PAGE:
Science Fair Project Encyclopedia
Snailfish are scorpaeniform marine fish of the family Liparidae. Widely distributed from the Arctic to Antarctic Oceans including the northern Pacific, the snailfish family contains approximately 23 genera and 195 species. They are closely related to the sculpins of the family Cottidae and the lumpfish of the family Cyclopteridae; snailfish are sometimes included within the latter family.
The snailfish family is poorly studied and few specifics are known. Their elongate, tadpole-like bodies are similar in profile to the rattails. Their heads are large with small eyes; their bodies are slender to deep, tapering to a very small tail. The extensive dorsal and anal fins may merge or nearly merge with the tail fin. Snailfish are scaleless with a thin, loose gelatinous skin; some species, such as the spiny snailfish (Acantholiparis opercularis) have prickly spines as well. Their teeth are small and simple with blunt cusps. The deep-sea species have prominent, well-developed sensory pores of the head, part of the animals' lateral line system.
The pectoral fins are large and provide the snailfish with its primary means of locomotion. They are benthic fish with pelvic fins modified to form an adhesive disc; this nearly circular disc is absent in Paraliparis and Nectoliparis species. Snailfish range in size from Paraliparis australis at 5 centimetres to Polypera simushirae at some 77 centimetres in length. The latter species may reach a weight of 11 kilograms, but most species are toward the smaller end of this range. Snailfish are of no interest to commercial fisheries.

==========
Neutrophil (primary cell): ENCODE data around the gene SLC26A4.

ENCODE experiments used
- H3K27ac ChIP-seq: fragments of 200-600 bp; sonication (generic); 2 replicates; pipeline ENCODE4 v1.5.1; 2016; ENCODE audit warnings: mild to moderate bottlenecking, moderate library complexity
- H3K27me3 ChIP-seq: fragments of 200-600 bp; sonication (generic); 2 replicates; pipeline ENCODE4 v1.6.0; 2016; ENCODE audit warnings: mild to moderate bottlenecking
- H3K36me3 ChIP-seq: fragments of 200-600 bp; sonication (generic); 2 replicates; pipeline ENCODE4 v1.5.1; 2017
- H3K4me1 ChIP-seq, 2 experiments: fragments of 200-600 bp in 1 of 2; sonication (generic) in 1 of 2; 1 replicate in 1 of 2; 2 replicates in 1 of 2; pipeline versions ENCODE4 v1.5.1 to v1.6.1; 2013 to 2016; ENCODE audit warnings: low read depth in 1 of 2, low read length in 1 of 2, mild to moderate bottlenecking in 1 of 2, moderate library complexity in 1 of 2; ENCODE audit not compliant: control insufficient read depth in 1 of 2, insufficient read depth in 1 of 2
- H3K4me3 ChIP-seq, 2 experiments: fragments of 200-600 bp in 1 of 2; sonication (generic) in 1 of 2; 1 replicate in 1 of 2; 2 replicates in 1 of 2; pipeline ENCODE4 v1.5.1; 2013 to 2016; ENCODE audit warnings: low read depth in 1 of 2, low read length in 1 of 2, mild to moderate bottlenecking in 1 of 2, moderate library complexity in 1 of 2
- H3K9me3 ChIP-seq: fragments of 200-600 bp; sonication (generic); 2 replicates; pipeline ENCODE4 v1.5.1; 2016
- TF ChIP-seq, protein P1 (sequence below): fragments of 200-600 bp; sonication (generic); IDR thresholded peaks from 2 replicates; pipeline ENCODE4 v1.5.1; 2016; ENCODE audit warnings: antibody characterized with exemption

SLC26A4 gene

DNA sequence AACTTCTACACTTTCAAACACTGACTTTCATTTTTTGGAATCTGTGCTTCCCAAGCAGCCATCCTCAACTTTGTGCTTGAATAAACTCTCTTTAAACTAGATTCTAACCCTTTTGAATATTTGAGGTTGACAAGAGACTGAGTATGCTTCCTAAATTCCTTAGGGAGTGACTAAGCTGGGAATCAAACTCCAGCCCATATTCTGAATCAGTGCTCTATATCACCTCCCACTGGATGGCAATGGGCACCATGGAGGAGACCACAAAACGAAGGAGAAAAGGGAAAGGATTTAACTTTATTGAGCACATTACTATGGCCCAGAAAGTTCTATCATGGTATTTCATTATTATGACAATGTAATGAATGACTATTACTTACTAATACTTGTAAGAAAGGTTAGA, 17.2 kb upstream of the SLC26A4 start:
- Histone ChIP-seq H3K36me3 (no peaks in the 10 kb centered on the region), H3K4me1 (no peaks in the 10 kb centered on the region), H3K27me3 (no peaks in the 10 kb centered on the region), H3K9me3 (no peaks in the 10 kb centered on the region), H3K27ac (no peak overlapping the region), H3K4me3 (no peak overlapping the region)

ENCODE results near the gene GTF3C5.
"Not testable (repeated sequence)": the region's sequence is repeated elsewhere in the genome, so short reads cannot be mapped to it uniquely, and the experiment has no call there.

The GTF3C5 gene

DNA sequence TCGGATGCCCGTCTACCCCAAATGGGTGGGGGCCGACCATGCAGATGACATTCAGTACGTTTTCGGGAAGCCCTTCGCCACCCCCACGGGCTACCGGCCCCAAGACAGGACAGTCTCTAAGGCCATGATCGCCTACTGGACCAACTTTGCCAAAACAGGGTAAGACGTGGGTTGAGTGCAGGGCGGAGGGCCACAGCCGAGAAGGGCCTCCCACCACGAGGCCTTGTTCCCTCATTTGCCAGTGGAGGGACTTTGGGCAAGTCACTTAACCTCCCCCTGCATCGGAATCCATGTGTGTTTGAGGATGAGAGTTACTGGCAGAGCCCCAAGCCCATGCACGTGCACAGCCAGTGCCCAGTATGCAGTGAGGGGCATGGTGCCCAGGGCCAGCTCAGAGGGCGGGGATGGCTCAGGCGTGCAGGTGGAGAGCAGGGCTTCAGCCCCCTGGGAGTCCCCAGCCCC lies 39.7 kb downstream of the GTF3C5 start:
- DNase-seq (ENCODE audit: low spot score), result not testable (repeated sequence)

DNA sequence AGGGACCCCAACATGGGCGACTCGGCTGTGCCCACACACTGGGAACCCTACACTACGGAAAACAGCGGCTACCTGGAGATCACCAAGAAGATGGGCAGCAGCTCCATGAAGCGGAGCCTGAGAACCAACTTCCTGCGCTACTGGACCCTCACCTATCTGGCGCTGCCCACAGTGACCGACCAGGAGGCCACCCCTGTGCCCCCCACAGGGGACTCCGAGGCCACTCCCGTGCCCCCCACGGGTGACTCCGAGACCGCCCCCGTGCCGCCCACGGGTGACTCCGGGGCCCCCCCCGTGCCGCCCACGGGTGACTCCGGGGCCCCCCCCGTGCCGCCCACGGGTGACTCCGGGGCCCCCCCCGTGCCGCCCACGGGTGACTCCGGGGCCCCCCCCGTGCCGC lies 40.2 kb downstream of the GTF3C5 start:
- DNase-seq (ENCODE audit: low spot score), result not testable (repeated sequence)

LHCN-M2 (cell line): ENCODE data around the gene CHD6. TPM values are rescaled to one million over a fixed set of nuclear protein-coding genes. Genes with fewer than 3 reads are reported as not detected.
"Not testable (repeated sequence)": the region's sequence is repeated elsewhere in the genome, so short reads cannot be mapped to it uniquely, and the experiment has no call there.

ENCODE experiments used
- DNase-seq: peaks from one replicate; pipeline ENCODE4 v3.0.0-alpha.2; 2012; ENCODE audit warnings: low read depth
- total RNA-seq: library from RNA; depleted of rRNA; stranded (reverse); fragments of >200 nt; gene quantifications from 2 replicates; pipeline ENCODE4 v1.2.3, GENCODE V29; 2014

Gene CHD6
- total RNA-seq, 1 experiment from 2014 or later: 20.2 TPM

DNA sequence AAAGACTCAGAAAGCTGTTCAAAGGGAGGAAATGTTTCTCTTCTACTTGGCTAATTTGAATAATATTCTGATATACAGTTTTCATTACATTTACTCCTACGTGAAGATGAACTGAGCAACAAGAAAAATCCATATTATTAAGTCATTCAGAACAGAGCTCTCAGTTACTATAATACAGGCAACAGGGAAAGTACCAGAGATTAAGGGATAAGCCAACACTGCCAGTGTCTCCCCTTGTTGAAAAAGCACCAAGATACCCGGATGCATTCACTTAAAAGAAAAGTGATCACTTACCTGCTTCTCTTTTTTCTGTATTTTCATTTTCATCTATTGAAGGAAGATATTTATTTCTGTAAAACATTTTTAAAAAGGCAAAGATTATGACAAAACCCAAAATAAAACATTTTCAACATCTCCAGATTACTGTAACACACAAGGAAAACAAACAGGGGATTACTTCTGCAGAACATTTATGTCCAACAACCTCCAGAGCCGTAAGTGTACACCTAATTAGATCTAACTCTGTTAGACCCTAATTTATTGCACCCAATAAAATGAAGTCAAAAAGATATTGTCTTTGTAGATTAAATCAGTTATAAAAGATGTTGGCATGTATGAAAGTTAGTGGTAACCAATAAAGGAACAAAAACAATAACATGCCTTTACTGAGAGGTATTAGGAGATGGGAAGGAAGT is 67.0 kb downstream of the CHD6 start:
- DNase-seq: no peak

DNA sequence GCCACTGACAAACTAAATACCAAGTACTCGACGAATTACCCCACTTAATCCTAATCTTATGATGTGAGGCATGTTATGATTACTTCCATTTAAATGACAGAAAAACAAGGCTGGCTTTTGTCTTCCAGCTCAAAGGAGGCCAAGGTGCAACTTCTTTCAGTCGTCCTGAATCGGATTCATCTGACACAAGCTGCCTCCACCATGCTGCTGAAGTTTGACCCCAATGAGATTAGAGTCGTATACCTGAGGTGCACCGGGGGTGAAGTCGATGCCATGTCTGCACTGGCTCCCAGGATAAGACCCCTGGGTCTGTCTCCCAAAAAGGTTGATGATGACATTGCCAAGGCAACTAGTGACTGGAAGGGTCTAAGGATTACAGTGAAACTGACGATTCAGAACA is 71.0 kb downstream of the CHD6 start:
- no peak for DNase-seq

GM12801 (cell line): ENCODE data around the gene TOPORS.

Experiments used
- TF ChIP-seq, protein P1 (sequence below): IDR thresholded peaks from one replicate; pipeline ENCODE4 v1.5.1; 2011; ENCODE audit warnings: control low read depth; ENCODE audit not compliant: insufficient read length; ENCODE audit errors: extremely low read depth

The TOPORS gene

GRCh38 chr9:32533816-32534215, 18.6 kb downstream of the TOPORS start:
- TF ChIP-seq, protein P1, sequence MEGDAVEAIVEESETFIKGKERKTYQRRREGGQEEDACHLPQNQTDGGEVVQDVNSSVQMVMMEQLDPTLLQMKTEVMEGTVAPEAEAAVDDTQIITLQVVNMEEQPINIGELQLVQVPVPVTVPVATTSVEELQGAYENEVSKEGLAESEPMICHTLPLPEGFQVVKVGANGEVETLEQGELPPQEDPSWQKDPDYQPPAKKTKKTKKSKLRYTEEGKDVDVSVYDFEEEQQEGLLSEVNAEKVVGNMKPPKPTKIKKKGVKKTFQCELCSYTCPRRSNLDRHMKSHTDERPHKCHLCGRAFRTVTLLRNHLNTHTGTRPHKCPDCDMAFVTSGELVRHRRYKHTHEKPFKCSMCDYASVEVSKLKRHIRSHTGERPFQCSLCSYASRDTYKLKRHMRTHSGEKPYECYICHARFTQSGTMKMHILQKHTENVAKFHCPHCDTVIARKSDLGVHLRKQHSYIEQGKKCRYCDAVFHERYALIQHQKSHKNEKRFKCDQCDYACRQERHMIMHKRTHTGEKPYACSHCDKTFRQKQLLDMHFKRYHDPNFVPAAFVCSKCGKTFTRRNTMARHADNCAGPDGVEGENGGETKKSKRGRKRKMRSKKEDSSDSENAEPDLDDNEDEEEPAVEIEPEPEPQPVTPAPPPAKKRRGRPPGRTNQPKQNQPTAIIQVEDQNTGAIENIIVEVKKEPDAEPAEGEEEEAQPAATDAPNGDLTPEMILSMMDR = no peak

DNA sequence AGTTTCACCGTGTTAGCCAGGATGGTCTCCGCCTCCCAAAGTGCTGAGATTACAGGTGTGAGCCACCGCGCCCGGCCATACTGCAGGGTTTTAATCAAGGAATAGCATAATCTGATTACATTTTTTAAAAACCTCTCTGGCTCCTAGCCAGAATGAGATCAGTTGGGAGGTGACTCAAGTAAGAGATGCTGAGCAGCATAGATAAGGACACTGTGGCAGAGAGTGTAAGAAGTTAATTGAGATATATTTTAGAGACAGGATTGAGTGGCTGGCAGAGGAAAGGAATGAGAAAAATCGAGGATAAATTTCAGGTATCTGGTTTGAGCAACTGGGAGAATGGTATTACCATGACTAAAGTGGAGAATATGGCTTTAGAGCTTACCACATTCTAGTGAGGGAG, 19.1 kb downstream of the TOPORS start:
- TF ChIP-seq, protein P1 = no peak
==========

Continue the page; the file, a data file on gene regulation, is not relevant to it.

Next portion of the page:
The habitats chosen by snailfish are as widely variable as their size; they are found in both shallow intertidal zones and at fantastic depths of 7,500 metres or more, in both cold and warm waters. The diminutive inquiline snailfish (Liparis inquilinus) of the northwestern Atlantic is known to live out its life inside the mantle cavity of the scallop Placopecten magellanicus. The kelp snailfish (Liparis tunicatus) lives amongst the kelp forests of the Bering Strait and the estuary of the St. Lawrence River. Other species are found on muddy or silty bottoms of continental slopes. Snailfish are abundant in most (especially polar) waters and are highly resilient.
Reproductive strategies are also known to vary among the species. At least one species, the abyssal snailfish (Careproctus ovigerum) of the North Pacific, is known to practice mouth brooding ; that is, the male of the species carries the developing eggs around in his mouth. All species are known to lay a small number (c. 300) of relatively large eggs (4.5-8 mm in diameter). Other species of the genus Careproctus lay their eggs in the gill cavities of king crabs.
The diet of snailfish consists primarily of small benthic crustaceans, mollusks, polychaete worms, and other small invertebrates. Some species are also piscivorous . Specialist species such as Paraliparis rosaceus feed exclusively on sea cucumbers.
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